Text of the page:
The thumb is the most important part of your hand. And when a KELOLAND woman lost hers, doctors found a solution on another part of her hand.
Roma Brown recently picked up a bottle with her right thumb for the first time in almost a year.
"I couldn't do my own hair. I can't put on makeup. I had a problem buttoning my pants," Brown said.
You see, the Sioux City woman lost her thumb in a workplace accident last December when she was helping a maintenance worker put in a door stop.
"He was drilling holes, and I was on the outside holding bolts in the holes that were already made so he wouldn't redo the same hole. I had a glove on, and the drill bit came through and caught my glove, and there it went," Brown said.
Since then, Brown has struggled to do everyday, essential activities without a thumb.
"A thumb is very important," Brown said.
That's why Sioux Falls Dr. Blake Curd recommended replacing her thumb with her index finger.
"It doesn't require any nerve regeneration or any vessels to heal because we use the native blood vessels and nerves in the finger and just transfer the finger itself into a position so that can be utilized," Orthopedic Institute Dr. Blake Curd said.
Still Brown worried that if the surgery went wrong, she would be without not only her thumb, but also her index finger.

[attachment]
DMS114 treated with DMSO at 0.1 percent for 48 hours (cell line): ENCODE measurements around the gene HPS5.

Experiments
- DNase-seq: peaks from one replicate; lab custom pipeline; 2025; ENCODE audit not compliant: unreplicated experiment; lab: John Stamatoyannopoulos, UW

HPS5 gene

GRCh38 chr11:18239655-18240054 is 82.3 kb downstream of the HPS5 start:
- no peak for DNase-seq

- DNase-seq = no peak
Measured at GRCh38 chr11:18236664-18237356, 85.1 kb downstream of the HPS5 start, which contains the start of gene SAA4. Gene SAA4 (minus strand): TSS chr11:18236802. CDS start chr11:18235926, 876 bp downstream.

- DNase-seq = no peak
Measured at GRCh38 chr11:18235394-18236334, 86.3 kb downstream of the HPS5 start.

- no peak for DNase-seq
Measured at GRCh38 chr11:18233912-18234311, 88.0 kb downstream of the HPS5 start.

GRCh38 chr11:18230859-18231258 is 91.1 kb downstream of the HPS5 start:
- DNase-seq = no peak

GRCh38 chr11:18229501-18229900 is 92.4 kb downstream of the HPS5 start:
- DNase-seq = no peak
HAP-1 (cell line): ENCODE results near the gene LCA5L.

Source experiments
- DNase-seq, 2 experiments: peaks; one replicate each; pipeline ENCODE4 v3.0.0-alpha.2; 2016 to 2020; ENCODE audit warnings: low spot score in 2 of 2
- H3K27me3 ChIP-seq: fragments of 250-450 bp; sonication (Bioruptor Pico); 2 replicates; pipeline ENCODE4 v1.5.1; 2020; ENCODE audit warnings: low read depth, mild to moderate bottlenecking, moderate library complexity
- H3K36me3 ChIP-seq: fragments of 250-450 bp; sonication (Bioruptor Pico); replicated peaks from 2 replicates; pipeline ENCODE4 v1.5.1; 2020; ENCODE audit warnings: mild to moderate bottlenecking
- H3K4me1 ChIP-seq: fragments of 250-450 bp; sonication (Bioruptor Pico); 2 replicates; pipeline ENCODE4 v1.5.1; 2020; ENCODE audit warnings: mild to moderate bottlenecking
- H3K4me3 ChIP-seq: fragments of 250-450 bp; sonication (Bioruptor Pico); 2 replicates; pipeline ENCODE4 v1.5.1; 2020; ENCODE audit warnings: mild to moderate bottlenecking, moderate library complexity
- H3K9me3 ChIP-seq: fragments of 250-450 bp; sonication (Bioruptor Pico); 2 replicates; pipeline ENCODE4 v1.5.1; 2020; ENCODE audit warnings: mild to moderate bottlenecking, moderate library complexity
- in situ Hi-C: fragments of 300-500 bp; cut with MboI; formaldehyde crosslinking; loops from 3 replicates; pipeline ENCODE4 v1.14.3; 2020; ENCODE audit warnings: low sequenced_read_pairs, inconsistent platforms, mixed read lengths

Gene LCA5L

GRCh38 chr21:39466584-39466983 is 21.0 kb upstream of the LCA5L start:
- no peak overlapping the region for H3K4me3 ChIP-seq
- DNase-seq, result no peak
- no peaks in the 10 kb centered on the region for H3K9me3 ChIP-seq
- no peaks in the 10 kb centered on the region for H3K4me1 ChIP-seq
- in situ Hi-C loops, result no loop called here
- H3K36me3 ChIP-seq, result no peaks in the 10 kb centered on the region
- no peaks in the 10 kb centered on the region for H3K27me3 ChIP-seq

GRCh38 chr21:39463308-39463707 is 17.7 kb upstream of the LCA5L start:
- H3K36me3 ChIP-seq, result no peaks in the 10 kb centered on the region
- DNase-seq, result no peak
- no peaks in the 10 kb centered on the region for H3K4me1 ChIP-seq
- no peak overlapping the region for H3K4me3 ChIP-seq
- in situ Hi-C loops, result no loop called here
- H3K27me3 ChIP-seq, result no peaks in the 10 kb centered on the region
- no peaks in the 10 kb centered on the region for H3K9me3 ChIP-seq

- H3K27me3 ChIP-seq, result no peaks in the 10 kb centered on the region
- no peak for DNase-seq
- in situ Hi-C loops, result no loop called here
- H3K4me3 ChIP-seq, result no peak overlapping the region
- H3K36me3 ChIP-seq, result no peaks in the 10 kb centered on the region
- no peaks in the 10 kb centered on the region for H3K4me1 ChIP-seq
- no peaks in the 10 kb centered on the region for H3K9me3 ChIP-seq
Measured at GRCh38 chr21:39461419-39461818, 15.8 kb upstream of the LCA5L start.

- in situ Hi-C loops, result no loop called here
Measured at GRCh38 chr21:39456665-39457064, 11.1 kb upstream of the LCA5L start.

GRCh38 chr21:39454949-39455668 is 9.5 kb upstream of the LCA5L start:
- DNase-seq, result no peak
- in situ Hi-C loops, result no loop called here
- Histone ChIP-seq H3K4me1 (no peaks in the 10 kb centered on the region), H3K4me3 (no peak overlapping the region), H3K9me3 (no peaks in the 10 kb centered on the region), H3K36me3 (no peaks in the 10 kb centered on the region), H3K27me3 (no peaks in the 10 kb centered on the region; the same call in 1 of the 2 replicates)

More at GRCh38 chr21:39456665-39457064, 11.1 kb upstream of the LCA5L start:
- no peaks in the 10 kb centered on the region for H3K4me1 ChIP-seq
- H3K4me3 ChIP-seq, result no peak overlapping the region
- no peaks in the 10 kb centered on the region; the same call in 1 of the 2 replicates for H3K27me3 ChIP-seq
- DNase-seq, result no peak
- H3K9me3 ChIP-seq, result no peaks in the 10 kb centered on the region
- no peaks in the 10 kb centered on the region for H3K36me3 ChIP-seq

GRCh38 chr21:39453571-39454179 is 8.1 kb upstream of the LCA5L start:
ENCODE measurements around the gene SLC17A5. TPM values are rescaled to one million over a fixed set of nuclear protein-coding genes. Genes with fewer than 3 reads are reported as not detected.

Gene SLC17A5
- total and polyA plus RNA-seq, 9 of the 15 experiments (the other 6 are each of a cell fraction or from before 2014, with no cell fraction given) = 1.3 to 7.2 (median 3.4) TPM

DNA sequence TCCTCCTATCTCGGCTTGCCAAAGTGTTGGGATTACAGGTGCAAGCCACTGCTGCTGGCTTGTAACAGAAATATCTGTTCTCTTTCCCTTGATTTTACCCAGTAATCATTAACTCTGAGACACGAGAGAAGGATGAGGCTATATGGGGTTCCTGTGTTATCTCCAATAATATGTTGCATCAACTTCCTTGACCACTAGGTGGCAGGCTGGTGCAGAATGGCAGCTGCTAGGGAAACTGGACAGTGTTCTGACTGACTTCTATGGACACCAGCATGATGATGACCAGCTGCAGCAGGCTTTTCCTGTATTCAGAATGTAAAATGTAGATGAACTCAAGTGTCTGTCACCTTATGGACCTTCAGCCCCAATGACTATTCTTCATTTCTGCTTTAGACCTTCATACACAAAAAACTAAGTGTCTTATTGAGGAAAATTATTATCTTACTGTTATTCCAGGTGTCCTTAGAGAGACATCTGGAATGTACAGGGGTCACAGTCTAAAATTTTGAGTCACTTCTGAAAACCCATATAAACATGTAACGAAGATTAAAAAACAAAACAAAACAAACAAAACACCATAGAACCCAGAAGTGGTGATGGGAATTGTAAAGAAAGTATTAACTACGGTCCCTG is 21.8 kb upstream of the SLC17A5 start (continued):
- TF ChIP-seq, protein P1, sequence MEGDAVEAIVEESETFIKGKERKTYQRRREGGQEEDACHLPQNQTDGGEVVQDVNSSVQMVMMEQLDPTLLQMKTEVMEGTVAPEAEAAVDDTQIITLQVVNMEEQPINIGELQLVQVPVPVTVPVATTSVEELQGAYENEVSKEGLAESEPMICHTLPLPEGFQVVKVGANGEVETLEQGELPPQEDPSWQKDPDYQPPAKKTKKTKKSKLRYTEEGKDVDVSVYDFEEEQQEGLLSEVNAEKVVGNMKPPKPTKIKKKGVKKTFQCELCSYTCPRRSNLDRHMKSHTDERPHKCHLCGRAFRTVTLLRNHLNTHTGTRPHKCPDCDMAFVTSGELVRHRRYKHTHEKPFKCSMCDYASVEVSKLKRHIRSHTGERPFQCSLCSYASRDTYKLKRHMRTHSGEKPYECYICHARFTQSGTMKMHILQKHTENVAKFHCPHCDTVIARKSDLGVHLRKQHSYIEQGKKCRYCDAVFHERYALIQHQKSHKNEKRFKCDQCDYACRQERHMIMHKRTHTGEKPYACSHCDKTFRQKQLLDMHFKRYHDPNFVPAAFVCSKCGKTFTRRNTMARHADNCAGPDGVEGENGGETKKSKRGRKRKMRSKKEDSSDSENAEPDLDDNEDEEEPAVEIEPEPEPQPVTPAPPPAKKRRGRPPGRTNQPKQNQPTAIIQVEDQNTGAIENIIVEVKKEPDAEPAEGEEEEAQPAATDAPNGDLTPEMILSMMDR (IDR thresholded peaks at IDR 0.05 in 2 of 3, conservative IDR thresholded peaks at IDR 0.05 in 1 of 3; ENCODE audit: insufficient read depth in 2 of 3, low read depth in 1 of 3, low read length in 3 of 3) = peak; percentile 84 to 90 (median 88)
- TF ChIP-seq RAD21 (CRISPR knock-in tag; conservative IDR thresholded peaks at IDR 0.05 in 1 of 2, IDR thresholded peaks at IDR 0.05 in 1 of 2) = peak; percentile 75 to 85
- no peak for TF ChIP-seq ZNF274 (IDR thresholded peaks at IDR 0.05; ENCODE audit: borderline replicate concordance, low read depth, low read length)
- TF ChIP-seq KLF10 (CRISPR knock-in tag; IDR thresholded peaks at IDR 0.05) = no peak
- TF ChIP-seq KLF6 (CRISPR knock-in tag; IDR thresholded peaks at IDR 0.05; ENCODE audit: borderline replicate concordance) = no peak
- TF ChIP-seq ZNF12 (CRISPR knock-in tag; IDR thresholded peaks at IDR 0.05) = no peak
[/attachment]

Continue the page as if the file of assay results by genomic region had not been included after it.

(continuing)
"I actually had a date for the surgery before September came, but I cancelled it. It was kind of scary," Brown said.
As you can likely guess, this surgery is pretty rare. Dr. Curd has done one other surgery like this in the past decade.
"There are also other options. Toe-to-hand transfer, which is a microvascular surgery, is also an option," Curd said.
"I don't know how they did it. They made the finger look like a thumb," Brown said.
Just more than a month after the surgery, Dr. Curd is optimistic about Brown's progress. But it will be a year before she sees the full results.
"All we can do is wait and see how it heals up and get the therapy going. It's going to be better than no thumb, that much I do know," Brown said.
Brown has a splint on her hand as her new thumb heals. She is also working with a hand therapist for the next six months to improve use of the new thumb.